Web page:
Solve IE8, IE9 problems with Internet Explorer 10 troubleshooting tool
Even by the standards of alpha browsers, Internet Explorer 10's Platform Preview is rather lacking in features. There's no toolbar, no sidebar, no security, no real configuration options, and it's little more than a window for browsing Microsoft's latest HTML5 demos.
Of course it's a brand new project, so that's no real surprise. If you look beyond the basics, it turns out that IE10 does have one very practical feature in its diagnostics tool, a handy stand-alone troubleshooting tool that you can use to diagnose IE 8 and IE9 issues on any Windows 7 PC.
To give the program a try, browse to your Platform Preview installation folder (\Program Files\Internet Explorer Platform Preview by default), and double-click "IEdiag.exe." Click the Data Collectors and Captures tabs to see the details that the program can assemble, checking each of the boxes for now, and click Begin.
Then click "Start Capture," launch IE 8 or IE9 and work through any steps to try and reproduce the problem you're seeing. When you've finished, switch back to the Capture window, click "Stop and save capture," and wait while IEDiag saves its report.
Once IEDiag displays the "Tool [Capture Manager] Finished]" message, click "Save Report As" and save this to a new folder somewhere. It'll appear as a CAB file, so use your archiving software to extract its contents. Then you can click "View saved report," and point the program at the IEDiag.xml file you've just revealed.
By default the report will open in raw XML, which isn't too helpful, but this is easy to change. Just choose "Events" in the formatting box, click "Apply Format," and you'll see a collection of IE-related events, grabbed from the event log. If you're seeing the browser crash sometimes, then scroll through the list, looking for Application Error or AppCrash-related events. These will often specify a "faulting module" that tells you what's most likely to have caused the problem; if this is something you've installed, then uninstalling or updating it may fix the issue. (Don't just go deleting the file, though, as that's likely to make your situation even worse.)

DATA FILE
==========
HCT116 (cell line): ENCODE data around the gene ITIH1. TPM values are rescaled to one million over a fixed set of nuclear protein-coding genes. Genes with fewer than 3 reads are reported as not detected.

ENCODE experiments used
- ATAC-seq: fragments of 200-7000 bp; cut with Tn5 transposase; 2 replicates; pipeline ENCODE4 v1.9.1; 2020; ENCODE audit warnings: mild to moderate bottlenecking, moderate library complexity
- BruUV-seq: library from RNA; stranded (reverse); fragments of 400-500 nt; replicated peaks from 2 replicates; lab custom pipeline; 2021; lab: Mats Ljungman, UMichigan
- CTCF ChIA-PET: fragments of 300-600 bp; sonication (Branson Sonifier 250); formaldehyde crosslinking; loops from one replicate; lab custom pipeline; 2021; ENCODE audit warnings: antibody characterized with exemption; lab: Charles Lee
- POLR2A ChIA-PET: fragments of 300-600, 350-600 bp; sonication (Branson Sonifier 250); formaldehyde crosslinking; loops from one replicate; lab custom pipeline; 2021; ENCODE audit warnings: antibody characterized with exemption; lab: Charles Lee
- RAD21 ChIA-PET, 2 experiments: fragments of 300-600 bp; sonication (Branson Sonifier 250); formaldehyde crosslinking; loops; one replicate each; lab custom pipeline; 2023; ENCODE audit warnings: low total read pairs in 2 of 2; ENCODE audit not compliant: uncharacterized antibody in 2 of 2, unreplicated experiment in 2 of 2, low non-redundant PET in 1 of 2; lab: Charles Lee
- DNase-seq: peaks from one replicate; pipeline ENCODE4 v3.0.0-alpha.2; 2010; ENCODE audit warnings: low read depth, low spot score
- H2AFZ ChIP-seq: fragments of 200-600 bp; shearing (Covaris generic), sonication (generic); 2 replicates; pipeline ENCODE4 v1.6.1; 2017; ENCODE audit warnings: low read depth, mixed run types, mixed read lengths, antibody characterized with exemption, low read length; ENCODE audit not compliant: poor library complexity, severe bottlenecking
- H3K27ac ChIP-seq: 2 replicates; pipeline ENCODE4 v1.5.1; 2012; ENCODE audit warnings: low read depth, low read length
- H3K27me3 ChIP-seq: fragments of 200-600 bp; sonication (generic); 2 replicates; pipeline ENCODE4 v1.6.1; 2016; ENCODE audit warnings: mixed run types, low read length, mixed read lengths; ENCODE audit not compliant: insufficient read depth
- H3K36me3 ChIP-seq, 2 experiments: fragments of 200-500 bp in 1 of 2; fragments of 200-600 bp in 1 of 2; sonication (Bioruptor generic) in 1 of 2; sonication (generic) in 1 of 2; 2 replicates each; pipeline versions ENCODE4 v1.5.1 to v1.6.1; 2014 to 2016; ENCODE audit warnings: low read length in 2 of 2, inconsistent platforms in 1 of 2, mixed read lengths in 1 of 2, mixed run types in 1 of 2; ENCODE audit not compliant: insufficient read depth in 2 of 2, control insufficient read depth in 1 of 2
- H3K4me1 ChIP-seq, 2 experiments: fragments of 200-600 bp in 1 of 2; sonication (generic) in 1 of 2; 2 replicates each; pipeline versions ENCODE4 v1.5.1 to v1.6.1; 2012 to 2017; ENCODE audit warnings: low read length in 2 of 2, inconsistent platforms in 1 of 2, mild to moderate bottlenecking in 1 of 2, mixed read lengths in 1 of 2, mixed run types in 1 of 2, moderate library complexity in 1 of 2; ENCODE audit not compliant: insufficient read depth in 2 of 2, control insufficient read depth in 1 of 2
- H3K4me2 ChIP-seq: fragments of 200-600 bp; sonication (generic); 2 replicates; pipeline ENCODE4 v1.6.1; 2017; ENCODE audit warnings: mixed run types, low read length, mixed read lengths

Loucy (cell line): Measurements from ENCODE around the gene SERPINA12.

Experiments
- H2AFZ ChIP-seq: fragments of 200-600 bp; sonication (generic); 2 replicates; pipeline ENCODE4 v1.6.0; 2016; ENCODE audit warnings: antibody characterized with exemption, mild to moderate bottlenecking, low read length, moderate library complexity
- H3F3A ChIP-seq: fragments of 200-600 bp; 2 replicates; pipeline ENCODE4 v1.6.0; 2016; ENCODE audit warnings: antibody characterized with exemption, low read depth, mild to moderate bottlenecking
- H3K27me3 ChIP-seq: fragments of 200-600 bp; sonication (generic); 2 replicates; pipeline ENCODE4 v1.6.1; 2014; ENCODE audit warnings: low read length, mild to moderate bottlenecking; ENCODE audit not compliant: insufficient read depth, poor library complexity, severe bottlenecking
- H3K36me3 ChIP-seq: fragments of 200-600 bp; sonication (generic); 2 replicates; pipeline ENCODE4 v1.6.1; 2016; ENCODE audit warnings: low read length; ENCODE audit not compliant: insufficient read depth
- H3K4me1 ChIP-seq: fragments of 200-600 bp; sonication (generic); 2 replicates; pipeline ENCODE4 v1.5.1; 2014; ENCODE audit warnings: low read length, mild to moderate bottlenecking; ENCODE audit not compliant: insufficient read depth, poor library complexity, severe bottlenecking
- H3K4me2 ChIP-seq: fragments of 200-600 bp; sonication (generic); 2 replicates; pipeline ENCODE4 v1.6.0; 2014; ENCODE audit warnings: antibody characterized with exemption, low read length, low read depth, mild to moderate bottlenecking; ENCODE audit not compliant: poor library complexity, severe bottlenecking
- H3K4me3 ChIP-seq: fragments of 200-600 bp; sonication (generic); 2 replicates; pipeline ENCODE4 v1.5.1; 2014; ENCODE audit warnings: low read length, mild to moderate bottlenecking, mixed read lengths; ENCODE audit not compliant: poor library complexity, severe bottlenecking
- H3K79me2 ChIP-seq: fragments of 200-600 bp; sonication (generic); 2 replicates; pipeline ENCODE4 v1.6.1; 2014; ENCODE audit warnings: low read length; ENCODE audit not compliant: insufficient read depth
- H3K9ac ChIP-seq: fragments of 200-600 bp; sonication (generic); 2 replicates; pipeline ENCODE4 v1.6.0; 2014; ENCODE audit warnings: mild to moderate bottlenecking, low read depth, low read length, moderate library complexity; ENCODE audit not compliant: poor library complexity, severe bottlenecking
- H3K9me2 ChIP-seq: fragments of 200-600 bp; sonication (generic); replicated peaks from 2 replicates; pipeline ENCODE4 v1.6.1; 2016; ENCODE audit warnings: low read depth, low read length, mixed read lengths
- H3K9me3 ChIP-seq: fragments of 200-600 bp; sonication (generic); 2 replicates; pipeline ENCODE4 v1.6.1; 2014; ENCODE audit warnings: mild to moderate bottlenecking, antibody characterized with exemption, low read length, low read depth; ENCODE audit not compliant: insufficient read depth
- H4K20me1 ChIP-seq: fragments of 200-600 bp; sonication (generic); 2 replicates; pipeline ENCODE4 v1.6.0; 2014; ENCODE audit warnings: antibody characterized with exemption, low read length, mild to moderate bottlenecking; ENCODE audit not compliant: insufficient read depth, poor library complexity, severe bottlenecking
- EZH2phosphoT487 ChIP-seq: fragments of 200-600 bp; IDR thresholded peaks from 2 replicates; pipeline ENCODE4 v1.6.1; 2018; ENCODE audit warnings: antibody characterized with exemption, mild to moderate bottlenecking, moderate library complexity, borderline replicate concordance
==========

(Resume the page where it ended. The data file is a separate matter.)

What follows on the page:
Now choose "All Enabled and Disabled Add-Ons" in the formatting list, and click "Apply Format." This will show you a table of all the IE add-ons installed on your system. If you recognize any module names here as causing crashes, then disabling them may help (Tools > Manage Add-ons in IE, choose the add-on, click Disable).
Alternatively, you can just keep the add-on report from a time when IE is working, and if you run into problems, compare it with another report later to see what's changed. (Right-click a report page and select "Print" if you'd like to save it for posterity.)
Next, select "Files" in the formatting box, and click "Apply Format." This displays all the files relating to your copy of IE 8 or IE9, including their version details, very useful if your installation has been corrupted (compare your setup against a working copy of IE elsewhere to highlight any differences).
Or finally, choose Zone View and click "Apply Format" to see all your current IE security settings, for each of its zones. This won't always mean a lot in itself, but once again, if you're having problems on one IE setup then this provides an easy way to compare its settings with another installation, and look for any variations that might stand out.
There's a lot to like about IEDiag, then, but the best part is that Platform Preview 10 doesn't have to be installed to get it to work. As long as you copy both IEDiag.exe and IEDiag.dll to a folder on a target Windows 7 PC, then you should be able to run it there, and troubleshoot whatever problems they might be having with their own Internet Explorer installation.
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